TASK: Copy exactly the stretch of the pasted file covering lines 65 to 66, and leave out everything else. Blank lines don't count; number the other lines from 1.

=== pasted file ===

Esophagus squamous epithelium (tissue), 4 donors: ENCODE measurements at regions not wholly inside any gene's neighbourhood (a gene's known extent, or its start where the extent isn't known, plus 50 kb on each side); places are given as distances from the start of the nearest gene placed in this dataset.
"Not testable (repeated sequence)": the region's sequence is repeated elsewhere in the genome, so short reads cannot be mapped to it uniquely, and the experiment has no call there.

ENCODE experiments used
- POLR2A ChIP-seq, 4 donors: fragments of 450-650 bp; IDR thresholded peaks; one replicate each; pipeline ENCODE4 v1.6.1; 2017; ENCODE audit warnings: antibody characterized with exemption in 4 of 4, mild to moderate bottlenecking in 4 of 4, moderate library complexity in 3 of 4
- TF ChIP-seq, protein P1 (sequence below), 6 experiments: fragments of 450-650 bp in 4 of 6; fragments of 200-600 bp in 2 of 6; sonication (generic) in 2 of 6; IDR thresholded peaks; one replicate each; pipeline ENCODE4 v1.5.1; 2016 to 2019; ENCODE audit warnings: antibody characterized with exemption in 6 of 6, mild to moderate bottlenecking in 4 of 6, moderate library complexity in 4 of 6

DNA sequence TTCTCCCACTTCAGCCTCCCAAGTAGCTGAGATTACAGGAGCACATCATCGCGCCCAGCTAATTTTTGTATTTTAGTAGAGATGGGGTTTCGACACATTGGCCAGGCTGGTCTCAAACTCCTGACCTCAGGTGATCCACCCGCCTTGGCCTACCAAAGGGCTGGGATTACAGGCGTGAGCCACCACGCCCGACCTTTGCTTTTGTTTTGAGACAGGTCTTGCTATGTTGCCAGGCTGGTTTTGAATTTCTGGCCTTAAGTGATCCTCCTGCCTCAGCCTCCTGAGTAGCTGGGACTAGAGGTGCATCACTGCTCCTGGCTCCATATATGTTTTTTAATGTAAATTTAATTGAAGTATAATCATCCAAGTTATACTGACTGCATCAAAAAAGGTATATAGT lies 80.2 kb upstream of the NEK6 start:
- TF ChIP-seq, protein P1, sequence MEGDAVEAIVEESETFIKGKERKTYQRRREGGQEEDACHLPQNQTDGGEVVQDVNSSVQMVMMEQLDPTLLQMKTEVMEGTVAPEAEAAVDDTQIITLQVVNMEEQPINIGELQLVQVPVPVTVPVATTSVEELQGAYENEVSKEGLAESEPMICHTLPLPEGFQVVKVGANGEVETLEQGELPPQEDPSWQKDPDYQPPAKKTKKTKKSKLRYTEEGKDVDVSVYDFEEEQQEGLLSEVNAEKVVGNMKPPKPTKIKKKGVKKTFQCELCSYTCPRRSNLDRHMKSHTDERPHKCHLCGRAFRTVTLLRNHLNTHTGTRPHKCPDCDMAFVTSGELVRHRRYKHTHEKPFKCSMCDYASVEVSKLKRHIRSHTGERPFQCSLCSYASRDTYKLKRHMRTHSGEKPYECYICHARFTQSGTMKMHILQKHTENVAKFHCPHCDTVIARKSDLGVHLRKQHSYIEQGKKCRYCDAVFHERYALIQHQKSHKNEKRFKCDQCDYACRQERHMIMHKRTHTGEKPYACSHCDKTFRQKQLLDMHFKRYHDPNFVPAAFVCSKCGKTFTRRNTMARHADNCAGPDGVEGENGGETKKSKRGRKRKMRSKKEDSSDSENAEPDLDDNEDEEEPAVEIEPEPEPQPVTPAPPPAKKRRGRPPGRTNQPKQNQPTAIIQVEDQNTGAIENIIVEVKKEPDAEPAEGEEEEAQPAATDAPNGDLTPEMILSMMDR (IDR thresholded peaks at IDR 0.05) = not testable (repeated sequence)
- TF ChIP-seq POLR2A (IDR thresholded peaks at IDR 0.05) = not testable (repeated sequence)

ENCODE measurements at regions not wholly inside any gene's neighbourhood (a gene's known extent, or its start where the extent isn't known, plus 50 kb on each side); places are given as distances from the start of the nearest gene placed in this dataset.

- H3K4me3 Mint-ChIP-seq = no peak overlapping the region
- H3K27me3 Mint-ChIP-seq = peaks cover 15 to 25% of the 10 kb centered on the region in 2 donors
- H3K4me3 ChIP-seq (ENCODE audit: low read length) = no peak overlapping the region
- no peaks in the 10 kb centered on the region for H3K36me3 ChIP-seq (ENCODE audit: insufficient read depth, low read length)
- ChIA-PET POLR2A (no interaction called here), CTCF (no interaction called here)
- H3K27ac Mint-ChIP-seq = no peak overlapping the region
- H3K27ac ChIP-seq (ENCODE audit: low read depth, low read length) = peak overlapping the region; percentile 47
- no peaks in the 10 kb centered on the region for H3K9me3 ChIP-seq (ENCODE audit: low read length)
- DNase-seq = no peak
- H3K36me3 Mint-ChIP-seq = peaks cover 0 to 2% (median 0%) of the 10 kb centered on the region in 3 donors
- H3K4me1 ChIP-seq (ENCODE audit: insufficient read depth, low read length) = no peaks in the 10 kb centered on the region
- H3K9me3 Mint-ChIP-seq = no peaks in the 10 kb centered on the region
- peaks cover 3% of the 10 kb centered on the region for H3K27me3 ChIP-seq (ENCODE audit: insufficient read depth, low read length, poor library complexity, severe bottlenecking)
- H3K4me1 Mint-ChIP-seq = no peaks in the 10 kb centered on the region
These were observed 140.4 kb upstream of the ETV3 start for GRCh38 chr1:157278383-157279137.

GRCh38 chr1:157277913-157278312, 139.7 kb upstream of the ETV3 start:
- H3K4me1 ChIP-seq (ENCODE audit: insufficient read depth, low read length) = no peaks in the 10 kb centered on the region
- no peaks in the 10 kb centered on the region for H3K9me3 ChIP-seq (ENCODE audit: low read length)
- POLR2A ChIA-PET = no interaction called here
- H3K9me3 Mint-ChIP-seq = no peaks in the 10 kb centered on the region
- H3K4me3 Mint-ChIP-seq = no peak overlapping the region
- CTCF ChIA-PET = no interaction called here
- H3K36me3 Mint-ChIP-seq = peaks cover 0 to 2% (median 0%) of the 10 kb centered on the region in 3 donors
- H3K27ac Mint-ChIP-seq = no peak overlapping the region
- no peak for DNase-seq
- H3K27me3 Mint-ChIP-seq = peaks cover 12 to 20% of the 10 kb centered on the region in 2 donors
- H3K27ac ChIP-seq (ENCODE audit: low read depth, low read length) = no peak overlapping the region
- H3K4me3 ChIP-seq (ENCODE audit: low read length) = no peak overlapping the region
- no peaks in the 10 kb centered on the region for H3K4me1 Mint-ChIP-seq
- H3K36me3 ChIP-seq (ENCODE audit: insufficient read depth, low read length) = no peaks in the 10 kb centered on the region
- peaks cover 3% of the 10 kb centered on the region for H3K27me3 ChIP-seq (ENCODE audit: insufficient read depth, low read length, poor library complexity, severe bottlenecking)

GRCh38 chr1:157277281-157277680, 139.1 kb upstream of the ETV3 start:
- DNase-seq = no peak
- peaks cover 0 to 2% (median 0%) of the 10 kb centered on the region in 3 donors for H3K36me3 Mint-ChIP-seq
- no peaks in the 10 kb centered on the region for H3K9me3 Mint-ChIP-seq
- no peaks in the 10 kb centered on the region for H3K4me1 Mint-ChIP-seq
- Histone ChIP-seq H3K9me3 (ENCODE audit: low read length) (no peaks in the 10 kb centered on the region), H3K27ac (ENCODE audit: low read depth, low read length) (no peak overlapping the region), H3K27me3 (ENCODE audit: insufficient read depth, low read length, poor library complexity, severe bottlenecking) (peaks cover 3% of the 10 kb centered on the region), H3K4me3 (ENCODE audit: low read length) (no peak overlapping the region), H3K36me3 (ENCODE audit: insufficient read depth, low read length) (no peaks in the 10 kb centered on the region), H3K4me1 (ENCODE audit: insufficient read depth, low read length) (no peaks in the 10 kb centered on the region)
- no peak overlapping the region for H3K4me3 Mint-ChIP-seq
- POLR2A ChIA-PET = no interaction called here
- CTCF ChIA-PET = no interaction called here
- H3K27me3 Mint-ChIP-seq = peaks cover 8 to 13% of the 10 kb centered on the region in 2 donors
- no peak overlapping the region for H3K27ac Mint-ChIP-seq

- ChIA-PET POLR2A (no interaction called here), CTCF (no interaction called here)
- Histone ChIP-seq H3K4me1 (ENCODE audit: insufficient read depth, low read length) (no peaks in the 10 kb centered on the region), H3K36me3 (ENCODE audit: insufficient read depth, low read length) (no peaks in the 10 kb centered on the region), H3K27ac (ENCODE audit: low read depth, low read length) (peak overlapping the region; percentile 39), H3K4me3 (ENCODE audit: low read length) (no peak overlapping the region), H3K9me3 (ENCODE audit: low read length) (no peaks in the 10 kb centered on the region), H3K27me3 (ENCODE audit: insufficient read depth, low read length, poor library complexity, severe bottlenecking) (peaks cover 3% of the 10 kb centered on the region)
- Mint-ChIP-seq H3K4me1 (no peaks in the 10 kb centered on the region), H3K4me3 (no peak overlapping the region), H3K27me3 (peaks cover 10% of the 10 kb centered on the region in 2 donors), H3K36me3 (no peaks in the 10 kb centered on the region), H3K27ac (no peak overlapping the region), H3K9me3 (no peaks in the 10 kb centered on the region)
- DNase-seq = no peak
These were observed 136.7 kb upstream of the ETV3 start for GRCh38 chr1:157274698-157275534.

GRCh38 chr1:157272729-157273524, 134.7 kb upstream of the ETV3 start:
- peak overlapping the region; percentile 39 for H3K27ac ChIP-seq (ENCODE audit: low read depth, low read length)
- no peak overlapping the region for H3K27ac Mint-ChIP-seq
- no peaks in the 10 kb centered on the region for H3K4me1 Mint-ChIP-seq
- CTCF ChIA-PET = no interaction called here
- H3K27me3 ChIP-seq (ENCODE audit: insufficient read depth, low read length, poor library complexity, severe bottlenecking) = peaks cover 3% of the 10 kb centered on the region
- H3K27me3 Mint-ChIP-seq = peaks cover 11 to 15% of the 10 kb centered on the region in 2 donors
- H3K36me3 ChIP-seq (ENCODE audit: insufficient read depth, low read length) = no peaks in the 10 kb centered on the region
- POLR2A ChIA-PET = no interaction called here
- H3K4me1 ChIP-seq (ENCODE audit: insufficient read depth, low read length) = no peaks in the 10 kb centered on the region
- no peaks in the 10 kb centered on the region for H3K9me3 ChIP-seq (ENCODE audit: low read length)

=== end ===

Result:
- POLR2A ChIA-PET = no interaction called here
- H3K4me1 ChIP-seq (ENCODE audit: insufficient read depth, low read length) = no peaks in the 10 kb centered on the region